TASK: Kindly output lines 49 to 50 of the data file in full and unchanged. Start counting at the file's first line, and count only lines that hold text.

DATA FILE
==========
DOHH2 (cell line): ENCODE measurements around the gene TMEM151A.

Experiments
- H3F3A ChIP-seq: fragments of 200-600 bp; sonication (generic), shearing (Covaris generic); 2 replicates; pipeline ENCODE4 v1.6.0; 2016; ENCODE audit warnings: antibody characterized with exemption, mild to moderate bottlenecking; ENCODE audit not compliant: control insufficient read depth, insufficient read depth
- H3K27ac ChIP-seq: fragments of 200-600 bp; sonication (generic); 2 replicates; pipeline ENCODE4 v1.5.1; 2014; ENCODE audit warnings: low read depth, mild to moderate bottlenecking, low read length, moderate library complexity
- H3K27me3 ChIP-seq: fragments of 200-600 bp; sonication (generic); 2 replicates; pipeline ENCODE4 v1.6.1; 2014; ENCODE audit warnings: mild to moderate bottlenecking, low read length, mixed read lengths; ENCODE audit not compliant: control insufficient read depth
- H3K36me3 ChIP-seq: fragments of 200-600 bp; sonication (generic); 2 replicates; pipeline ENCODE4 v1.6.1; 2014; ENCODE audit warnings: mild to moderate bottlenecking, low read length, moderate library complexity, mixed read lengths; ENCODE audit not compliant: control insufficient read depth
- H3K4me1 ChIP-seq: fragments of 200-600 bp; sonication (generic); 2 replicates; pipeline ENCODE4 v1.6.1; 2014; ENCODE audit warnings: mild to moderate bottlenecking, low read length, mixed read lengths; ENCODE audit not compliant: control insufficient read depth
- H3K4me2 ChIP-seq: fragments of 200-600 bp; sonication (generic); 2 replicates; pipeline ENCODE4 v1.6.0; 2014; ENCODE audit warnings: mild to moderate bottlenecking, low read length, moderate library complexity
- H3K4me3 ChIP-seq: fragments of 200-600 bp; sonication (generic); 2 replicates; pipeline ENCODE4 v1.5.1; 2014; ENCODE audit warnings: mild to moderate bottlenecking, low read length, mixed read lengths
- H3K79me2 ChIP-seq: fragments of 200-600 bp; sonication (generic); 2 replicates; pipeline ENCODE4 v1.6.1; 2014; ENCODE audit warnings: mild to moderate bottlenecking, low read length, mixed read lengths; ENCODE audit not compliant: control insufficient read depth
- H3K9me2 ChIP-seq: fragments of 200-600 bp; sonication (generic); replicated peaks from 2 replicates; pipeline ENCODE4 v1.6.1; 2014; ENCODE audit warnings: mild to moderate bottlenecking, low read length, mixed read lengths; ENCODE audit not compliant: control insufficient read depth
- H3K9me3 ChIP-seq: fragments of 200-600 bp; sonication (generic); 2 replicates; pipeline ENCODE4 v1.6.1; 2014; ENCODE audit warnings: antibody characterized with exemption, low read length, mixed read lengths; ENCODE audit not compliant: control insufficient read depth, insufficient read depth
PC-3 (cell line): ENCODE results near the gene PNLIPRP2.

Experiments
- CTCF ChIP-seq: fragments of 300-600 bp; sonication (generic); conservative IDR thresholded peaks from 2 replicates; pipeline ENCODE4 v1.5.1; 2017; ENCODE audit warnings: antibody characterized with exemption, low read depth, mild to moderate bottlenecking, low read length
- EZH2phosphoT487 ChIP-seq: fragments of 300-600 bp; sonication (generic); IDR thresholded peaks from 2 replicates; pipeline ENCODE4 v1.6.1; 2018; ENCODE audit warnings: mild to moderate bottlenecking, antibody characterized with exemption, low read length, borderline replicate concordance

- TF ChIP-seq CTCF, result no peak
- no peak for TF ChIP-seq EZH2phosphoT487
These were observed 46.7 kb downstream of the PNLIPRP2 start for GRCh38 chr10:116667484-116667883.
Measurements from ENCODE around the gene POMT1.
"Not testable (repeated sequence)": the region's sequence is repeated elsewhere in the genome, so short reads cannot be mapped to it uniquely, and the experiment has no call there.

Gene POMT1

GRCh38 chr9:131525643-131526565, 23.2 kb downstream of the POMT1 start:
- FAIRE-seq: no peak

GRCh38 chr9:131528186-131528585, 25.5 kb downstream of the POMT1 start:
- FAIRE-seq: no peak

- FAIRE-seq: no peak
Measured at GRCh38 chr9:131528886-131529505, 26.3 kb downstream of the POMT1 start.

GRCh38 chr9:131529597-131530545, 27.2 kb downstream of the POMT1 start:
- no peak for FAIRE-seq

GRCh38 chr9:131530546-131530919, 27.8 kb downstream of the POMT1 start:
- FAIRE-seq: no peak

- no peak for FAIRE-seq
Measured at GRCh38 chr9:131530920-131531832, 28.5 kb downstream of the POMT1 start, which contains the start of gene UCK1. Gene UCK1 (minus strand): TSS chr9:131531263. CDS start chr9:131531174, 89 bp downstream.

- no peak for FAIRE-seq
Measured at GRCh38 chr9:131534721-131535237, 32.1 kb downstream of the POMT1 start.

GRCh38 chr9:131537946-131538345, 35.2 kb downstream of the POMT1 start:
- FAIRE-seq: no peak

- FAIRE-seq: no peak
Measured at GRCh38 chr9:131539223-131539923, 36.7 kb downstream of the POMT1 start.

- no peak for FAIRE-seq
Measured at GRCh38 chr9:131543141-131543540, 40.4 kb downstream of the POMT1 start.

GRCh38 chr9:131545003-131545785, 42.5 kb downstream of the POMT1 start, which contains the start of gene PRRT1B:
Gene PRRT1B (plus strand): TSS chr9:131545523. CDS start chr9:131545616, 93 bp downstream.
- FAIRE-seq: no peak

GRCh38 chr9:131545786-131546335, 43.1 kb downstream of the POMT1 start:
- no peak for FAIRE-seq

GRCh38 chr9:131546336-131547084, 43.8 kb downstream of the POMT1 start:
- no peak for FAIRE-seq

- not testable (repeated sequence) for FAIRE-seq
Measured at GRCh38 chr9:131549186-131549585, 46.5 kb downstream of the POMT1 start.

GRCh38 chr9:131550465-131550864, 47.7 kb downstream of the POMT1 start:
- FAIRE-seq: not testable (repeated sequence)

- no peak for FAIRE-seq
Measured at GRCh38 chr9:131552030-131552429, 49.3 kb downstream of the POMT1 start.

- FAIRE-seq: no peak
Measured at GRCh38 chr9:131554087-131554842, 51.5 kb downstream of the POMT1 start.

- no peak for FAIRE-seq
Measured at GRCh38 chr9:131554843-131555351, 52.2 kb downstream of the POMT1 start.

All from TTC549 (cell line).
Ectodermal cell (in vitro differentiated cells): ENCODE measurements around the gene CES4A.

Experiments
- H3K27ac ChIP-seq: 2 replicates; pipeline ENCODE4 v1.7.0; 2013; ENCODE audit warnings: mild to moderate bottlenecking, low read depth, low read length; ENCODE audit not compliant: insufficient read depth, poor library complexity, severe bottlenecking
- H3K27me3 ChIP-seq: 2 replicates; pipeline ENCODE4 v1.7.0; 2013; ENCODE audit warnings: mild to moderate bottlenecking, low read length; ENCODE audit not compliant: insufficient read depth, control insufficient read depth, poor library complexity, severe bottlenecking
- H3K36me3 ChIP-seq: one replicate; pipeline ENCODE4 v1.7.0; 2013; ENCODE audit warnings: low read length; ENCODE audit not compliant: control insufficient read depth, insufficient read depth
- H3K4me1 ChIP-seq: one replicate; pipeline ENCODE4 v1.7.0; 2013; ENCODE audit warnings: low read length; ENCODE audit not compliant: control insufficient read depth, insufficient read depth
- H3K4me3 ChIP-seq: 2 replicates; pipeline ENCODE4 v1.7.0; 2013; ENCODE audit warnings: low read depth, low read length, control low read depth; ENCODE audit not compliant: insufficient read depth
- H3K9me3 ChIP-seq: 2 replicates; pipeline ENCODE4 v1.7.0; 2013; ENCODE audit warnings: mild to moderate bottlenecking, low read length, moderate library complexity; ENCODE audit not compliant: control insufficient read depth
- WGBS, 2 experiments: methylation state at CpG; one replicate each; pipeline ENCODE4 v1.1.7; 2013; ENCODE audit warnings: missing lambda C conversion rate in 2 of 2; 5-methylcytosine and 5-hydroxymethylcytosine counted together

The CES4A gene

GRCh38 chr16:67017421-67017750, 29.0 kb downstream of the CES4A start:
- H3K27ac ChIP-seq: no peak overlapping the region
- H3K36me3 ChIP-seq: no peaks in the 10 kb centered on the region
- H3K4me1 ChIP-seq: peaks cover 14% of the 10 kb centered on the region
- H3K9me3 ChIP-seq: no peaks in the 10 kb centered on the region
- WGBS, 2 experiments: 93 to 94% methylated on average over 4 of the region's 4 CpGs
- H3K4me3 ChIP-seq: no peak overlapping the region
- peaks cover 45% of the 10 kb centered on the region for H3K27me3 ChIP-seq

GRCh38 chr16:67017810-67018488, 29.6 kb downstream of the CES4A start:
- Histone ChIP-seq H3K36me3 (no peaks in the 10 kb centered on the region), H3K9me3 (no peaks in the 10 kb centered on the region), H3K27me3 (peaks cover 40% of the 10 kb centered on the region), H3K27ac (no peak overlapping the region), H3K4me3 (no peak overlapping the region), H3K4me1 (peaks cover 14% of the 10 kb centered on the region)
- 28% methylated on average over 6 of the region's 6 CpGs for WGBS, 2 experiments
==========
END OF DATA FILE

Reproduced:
- no peak for FAIRE-seq

- not testable (repeated sequence) for FAIRE-seq